North Polar Cap
About this image
This image shows an example of laminar wind flow on the north polar cap. On Earth, gravity-driven south polar cap winds are termed catabatic winds. Catabatic winds begin over the smooth expanse of the cap interior due to temperature differences between the atmosphere and the surface. Once begun, the winds sweep outward along the surface of the polar cap toward the sea. As the polar surface slopes down toward sea level, the wind speeds increase. Catabatic wind speeds in the Antarctic can reach several hundreds of miles per hour.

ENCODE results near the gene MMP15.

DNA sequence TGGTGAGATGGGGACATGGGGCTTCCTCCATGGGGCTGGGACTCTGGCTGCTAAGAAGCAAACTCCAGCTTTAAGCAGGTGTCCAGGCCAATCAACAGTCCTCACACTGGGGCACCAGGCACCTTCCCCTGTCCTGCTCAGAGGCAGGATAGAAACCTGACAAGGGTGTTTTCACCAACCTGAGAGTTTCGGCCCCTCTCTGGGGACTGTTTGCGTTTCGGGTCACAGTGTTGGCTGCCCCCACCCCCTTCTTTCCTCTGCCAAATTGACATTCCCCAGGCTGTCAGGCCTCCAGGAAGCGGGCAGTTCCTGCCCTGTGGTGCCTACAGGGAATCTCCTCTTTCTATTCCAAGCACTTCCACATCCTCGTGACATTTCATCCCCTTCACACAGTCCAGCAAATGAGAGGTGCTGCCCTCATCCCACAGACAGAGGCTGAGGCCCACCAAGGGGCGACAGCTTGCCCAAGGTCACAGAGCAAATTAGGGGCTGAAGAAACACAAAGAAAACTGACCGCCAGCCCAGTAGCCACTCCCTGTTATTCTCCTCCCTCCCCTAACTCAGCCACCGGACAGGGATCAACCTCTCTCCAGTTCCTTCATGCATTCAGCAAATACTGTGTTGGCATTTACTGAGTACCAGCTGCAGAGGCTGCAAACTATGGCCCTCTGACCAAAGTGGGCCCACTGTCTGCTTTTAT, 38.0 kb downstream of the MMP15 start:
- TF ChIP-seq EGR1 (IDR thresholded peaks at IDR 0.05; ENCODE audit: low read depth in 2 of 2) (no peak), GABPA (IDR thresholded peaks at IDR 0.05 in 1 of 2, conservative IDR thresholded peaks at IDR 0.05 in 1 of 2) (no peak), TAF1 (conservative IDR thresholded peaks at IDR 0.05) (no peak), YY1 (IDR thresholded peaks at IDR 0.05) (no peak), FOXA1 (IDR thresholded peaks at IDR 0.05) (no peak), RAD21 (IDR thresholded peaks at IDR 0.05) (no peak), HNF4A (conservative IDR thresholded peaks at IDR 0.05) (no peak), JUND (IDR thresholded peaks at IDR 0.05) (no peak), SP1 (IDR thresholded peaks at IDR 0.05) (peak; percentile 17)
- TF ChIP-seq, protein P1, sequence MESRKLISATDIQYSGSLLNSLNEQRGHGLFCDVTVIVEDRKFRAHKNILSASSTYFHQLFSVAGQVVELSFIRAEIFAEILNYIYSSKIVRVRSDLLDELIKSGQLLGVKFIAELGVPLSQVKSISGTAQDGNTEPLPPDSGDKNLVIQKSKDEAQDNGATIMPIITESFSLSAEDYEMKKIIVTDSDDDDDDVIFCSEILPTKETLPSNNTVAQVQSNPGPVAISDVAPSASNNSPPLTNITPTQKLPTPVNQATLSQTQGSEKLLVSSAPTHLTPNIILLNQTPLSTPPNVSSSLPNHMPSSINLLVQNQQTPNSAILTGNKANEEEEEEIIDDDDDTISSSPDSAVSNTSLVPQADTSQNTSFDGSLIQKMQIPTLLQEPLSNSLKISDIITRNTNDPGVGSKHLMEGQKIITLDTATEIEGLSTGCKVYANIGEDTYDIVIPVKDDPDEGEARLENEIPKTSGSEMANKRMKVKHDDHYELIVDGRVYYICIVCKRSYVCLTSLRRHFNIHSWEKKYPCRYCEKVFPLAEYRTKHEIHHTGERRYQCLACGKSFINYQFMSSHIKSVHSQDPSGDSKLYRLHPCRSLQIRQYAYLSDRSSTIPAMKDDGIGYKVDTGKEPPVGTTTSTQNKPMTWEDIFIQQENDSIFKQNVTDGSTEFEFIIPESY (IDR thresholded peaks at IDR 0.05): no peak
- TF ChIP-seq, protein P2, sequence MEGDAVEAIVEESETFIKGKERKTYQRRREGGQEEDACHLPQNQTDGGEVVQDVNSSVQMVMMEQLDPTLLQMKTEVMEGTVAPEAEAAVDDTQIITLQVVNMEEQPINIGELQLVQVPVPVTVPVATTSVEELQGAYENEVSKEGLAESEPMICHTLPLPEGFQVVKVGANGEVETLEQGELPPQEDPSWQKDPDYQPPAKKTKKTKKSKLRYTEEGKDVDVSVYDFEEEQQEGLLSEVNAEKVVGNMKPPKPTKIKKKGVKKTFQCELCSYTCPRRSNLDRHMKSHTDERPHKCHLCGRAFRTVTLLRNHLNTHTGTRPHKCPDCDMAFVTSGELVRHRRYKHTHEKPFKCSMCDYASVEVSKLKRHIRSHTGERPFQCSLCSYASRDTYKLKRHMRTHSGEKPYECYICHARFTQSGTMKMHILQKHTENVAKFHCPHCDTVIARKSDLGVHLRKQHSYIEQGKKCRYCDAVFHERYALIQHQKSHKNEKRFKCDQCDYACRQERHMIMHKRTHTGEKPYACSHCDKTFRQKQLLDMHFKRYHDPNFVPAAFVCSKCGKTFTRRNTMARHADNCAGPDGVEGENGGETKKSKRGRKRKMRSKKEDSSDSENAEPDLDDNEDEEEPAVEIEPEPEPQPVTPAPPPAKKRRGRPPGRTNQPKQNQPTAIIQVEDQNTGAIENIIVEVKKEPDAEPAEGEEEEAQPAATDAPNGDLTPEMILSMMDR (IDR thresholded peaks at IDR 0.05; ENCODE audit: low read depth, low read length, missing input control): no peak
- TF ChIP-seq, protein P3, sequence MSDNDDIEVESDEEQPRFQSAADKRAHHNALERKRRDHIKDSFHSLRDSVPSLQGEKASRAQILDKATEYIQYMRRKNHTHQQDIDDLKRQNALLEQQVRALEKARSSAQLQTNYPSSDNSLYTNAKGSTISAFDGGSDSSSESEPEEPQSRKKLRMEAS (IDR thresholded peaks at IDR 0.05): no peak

In the images of the Martian north polar cap we can see these same type of winds. Notice the streamers of dust moving downslope over the darker, layered trough sides, these streamers show the laminar flow regime coming off the cap. Within the trough we see turbulent clouds of dust, kicked up at the trough base as the winds slow down and enter a chaotic flow regime.
The horizontal lines in this image are due to framelet overlap and lighting conditions over the bright polar cap.
Please see the THEMIS Data Citation Note for details on crediting THEMIS images.